Memoirs of Benjamin Franklin; Written by Himself. [Vol. 2 of 2] With his Most Interesting Essays, Letters, and Miscellaneous Writings; Familiar, Moral, Political, Economical, and Philosophical, Selected with Care from All His Published Productions, and Comprising Whatever Is Most Entertaining and Valuable to the General Reader

By Benjamin Franklin

Page 24

at the mines of silver, to examine why they bring not in so much
now as they did formerly.'

"'You say true; I have never been there.'

"'Indeed, they say the place is very unhealthy, and that may excuse

"'You rally me now,' said Glaucon.

"Socrates added, 'But I believe you have at least observed how much corn
our land produces, how long it will serve to supply our city, and how
much more we shall want for the whole year; to the end you may not be
surprised with a scarcity of bread, but may give timely orders for the
necessary provisions.'

"'There is a deal to do,' said Glaucon, 'if we must take care of all
these things.'

"'There is so,' replied Socrates; 'and it is even impossible to manage
our own families well, unless we know all that is wanting, and take care
to provide it. As you see, therefore, that our city is composed of above
ten thousand families, and it being a difficult task to watch over them
all at once, why did you not first try to retrieve your uncle's affairs,
which are running to decay? and, after having given that proof of your
industry, you might have taken a greater trust upon you. But now, when
you find yourself incapable of aiding a private man, how can you think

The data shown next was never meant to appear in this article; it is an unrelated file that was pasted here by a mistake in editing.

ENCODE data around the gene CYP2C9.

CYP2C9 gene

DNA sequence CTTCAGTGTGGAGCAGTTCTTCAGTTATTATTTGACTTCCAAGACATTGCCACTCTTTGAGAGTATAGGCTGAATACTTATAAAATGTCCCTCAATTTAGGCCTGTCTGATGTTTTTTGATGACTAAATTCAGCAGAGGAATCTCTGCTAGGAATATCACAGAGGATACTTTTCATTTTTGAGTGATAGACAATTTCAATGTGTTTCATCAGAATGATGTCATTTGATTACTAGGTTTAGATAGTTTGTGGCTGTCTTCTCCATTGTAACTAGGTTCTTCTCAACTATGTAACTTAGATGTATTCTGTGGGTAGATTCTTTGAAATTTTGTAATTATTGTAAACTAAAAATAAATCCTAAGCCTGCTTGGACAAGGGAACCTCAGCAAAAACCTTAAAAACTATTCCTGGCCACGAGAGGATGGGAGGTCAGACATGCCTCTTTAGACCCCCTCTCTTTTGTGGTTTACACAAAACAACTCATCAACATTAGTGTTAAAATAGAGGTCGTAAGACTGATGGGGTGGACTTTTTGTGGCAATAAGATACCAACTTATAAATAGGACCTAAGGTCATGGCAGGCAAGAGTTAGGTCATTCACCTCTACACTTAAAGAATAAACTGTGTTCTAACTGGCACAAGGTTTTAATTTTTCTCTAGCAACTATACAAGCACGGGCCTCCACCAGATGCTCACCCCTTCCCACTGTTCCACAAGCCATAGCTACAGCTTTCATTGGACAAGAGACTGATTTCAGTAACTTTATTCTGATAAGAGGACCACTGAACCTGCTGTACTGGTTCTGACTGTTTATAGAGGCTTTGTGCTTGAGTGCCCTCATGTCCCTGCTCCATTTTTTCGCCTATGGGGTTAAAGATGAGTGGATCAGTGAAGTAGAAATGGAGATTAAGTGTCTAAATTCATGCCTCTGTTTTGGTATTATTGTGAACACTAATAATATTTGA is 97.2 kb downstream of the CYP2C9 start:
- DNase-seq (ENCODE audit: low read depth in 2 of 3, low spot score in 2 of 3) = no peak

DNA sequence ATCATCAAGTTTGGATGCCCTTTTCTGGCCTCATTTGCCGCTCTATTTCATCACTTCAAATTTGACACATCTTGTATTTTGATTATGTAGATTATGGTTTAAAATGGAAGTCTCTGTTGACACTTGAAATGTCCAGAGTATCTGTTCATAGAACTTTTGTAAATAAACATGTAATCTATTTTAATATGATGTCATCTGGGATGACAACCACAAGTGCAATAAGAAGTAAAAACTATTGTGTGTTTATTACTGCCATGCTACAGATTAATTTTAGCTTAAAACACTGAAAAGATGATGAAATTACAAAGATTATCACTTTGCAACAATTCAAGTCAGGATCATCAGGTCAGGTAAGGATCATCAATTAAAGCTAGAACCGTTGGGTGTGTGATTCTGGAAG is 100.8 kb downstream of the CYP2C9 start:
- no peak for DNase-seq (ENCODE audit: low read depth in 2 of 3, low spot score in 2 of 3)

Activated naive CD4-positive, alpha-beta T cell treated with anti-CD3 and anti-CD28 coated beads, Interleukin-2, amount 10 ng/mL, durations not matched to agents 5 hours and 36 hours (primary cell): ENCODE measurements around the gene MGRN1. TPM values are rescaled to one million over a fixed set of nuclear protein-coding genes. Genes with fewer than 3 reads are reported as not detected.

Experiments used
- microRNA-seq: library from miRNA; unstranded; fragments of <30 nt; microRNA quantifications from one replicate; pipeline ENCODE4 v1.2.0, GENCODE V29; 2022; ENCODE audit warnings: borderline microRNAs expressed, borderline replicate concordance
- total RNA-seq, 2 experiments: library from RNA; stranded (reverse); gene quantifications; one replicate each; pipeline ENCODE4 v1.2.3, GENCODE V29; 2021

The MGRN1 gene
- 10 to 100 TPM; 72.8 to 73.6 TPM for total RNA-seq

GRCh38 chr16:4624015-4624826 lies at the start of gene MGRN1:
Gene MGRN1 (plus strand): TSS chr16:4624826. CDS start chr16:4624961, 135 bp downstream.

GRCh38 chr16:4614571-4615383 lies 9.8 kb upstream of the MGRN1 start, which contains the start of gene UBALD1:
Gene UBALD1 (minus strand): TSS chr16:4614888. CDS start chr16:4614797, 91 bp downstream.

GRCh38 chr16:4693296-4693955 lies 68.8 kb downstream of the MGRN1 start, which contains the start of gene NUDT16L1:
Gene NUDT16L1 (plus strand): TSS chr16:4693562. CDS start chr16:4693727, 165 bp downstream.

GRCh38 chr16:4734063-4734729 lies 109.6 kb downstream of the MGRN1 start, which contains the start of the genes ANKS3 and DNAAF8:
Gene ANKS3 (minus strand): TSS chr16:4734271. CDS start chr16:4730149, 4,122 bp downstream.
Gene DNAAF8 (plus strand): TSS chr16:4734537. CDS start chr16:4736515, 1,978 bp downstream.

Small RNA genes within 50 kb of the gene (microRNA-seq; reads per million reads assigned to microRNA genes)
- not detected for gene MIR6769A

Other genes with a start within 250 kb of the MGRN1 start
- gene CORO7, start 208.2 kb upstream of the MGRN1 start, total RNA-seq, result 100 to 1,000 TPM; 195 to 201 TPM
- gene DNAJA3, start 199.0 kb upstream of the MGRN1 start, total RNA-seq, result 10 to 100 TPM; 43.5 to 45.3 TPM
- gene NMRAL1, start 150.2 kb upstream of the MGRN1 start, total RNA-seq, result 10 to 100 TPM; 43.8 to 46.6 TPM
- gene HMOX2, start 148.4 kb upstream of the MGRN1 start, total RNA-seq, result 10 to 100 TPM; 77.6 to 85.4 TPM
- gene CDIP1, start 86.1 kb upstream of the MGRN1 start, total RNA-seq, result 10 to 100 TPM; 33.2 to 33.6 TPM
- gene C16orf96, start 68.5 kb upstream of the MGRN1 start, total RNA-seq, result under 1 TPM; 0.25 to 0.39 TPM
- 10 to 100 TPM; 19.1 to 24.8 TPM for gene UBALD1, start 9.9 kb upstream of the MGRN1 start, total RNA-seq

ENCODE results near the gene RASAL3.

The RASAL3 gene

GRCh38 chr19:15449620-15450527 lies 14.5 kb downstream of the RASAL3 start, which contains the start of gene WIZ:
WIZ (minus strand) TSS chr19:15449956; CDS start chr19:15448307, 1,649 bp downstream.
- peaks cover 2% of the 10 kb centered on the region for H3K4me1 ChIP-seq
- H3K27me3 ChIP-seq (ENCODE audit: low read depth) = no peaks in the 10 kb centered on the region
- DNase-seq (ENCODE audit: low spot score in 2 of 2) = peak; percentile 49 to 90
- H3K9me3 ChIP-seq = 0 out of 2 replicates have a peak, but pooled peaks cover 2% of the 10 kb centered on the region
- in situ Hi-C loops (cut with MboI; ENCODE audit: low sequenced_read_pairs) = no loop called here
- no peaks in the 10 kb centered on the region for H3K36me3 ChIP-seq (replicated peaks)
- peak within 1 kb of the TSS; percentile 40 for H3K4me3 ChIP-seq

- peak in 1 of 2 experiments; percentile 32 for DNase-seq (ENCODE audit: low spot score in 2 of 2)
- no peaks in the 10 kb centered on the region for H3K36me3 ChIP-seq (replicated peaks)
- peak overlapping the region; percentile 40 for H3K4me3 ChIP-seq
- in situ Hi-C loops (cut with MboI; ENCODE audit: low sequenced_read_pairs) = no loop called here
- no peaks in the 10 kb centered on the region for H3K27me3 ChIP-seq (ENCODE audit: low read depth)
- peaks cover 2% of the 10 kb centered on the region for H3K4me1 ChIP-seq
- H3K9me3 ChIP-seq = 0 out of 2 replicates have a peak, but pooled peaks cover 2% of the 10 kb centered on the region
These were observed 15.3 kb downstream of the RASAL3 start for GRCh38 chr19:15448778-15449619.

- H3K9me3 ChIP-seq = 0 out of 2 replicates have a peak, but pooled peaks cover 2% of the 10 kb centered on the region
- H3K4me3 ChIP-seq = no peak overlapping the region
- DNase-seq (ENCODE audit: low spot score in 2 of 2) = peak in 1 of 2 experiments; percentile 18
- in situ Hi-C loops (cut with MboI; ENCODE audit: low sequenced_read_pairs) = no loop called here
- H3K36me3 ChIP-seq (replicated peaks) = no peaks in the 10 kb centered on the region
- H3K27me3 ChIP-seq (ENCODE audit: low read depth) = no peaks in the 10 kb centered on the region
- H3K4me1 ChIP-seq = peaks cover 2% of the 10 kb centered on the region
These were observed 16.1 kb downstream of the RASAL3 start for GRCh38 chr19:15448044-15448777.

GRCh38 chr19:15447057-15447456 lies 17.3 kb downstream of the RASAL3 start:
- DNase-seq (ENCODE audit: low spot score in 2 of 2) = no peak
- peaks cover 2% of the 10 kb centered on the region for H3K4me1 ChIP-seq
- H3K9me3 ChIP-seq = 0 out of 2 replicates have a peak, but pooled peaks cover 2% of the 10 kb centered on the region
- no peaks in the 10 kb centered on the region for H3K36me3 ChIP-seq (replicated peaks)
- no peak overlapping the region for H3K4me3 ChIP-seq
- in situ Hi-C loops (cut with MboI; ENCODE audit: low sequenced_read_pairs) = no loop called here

of behaving yourself so as to be useful to a whole people? Ought a man,
who has not strength enought to carry a hundred pound weight, to
undertake to carry a heavier burden?'

"'I would have done good service to my uncle,' said Glaucon, 'if he
would have taken my advice.'

"'How,' replied Socrates, 'have you not hitherto been able to govern the
mind of your uncle, and do you now believe yourself able to govern the
minds of all the Athenians, and his among the rest? Take heed, my dear
Glaucon, take heed lest too great a desire of power should render you
despised; consider how dangerous it is to speak and entertain ourselves
concerning things we do not understand; what a figure do those forward
and rash people make in the world who do so; and judge yourself whether
they acquire more esteem than blame, whether they are more admired than
contemned. Think, on the contrary, with how much more honour a man is
regarded who understands perfectly what he says and what he does, and
then you will confess that renown and applause have always been the
recompense of true merit, and shame the reward of ignorance and
temerity. If, therefore, you would be honoured, endeavour to be

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Text Comparison with Autobiography of Benjamin Franklin